The controls can be surprisingly wonky at times. I know what you’re thinking; it’s a point-and-click so there shouldn’t be much in the way of controls, right? Well it’s not so much the pointing and clicking that’s the problem, it’s overall moving the characters around that gets frustrating. Perhaps it’s just an issue with the Switch, but often times when I would try to move someone around the screen, they would sort of meander around the environment for no reason before finally reaching their destination. Even when clicking on an object next to a person I was just talking to, the character would get up twirl around and do a figure eight before landing right back in the exact same spot they were standing in just moments before. It was odd and time consuming to say the least.

An unusual, but important question.

The graphics are much better than I was expecting for a point-and-click adventure game. The character designs are diverse and well animated and the environments are surprisingly intricate. There aren’t many issues with glitches or framerate drops either. As a whole it is an absolutely beautiful game that runs smoothly, aside from the weird random character rerouting patterns.

The music is serviceable, but sadly largely forgettable. The main intro that plays in the beginning as well as the title screen is an over-the-top epic sounding piece and that’s about the only bit of music I can actually still remember. I will say that some of the background music starts to get annoying after a bit, if only because you’ll be stuck in one area for very long stretches at a time. The voice acting on the the other hand, is really well done for the most part. Each of the characters are lively and bring their own unique personality to their roles. It’s surely one of the stronger features of the game.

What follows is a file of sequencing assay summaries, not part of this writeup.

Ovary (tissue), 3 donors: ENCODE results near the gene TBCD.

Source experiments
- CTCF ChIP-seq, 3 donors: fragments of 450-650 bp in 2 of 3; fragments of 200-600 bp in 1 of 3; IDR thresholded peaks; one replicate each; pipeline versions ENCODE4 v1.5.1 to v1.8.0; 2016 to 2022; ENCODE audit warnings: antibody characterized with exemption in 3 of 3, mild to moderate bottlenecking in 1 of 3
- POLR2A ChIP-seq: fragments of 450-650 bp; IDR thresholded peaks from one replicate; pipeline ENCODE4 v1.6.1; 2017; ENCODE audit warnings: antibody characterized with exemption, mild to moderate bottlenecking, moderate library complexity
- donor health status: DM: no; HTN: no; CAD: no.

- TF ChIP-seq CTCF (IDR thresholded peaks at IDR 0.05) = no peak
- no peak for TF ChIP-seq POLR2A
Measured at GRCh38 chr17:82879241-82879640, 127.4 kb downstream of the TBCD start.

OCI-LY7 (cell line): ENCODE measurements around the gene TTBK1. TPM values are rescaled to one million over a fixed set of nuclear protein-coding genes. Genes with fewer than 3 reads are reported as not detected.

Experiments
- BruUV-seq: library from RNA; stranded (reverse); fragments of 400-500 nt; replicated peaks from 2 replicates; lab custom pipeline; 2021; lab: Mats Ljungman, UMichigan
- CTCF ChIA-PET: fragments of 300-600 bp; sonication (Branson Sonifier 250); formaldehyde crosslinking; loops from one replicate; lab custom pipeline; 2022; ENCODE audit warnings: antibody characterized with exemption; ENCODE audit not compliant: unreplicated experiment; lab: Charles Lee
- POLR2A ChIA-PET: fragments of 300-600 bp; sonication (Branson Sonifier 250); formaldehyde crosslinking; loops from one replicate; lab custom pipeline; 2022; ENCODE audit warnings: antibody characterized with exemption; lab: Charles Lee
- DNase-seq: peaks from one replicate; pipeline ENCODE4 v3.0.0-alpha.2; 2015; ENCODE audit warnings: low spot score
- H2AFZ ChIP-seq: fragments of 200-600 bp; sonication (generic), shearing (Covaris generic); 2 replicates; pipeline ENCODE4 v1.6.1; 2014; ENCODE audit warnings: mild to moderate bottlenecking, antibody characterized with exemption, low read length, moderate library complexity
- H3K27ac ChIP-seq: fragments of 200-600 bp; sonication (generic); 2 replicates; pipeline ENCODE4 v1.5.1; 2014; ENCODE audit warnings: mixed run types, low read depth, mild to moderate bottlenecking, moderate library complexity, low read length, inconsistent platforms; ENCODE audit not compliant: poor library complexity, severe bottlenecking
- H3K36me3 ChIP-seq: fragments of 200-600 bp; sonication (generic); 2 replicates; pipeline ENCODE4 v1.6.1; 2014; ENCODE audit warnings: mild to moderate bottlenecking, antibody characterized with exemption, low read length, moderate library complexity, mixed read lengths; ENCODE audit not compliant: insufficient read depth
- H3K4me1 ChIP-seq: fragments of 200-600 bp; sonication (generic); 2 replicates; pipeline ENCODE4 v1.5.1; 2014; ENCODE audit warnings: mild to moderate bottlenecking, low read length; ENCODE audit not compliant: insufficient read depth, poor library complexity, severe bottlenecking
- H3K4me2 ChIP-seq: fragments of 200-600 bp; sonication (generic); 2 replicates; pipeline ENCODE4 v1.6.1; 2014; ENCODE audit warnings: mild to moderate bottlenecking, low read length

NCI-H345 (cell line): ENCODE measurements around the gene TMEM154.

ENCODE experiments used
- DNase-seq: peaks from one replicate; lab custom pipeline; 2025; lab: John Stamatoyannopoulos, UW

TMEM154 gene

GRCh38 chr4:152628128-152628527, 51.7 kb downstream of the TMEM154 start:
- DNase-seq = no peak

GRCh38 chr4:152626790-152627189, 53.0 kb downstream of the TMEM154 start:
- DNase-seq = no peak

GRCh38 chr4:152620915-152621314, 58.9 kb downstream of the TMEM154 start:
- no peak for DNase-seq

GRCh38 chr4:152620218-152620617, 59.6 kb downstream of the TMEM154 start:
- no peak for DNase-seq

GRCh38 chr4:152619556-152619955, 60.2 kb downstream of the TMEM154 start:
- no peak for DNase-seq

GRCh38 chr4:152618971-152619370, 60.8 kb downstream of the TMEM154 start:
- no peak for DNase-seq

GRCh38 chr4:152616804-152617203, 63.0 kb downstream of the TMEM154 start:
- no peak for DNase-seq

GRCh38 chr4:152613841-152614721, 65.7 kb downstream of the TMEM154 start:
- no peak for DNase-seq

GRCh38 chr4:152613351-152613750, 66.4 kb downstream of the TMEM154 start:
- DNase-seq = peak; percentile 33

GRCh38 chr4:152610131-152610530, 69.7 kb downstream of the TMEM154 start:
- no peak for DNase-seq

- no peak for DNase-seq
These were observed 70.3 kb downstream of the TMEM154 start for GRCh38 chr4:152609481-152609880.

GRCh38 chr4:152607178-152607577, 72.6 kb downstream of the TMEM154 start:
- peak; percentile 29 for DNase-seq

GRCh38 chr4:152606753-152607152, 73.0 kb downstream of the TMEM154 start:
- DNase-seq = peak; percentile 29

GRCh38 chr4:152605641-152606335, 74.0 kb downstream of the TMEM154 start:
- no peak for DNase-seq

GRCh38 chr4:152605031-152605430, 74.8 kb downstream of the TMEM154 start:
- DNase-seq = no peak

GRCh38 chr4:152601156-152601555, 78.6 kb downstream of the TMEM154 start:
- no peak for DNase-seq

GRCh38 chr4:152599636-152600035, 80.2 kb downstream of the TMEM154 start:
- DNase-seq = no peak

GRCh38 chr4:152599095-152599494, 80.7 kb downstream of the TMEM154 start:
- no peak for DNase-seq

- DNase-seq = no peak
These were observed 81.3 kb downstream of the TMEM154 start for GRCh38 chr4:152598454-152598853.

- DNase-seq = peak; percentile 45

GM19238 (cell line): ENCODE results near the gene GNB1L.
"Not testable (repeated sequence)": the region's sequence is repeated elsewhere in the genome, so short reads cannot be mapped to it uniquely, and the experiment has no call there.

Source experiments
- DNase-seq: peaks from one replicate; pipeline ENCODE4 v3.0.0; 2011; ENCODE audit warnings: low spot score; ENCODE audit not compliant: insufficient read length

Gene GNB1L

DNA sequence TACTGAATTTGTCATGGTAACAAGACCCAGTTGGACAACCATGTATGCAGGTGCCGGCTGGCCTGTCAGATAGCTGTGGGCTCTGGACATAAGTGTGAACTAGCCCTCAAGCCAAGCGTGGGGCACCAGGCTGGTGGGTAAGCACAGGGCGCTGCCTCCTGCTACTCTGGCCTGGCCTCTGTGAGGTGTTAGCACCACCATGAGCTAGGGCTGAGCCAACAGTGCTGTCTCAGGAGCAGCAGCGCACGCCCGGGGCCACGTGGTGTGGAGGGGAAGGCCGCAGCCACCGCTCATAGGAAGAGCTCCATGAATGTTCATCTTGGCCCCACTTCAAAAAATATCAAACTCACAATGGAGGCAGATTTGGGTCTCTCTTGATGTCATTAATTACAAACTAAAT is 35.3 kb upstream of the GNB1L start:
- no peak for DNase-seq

One of many Monty Python references.

The Book of Unwritten Tales 2 is a tough one to recommend, mainly due to the fact that if you haven’t played the first one, you’ll be in the dark for much of what is going on during this game. Plus, you won’t understand a lot of the witty humor and inside jokes that make it more delightful to play. There are still some serious pacing issues throughout the game, but things do come together quite nicely after a while and the sections where you have to switch between characters to solve certain puzzles is pretty clever. If you’ve already played the first game, or you don’t mind going back and playing it before trying this one, then you will probably enjoy the story that The Book of Unwritten Tales 2 has to offer.

 

 

Graphics: 9.0

Beautiful graphics with wonderful character designs and elaborate environments.

Gameplay: 5.0

The point-and-click aspects are on point (pun intended), but moving the characters around can be a bit tough. Some of the puzzles make no sense and are needlessly tough to solve.

Sound: 7.0

A somewhat bland soundtrack that doesn’t stand out. The voice acting is enthusiastic and personable, which is great since that’s what you’ll be hearing most.

Fun Factor: 4.0

There are huge pacing issues with some sections moving at a crawl with lengthy portions of unnecessary dialogue. As mentioned previously, some of the puzzles follow no rhyme or reason.

Final Verdict: 6.0

The Book of Unwritten Tales 2 is now available on Switch, Wii U, Xbox 360, Xbox One, Xbox One X, PS4, PC, and Steam.

Reviewed on Switch.

A copy of The Book of Unwritten Tales 2 was provided by the publisher.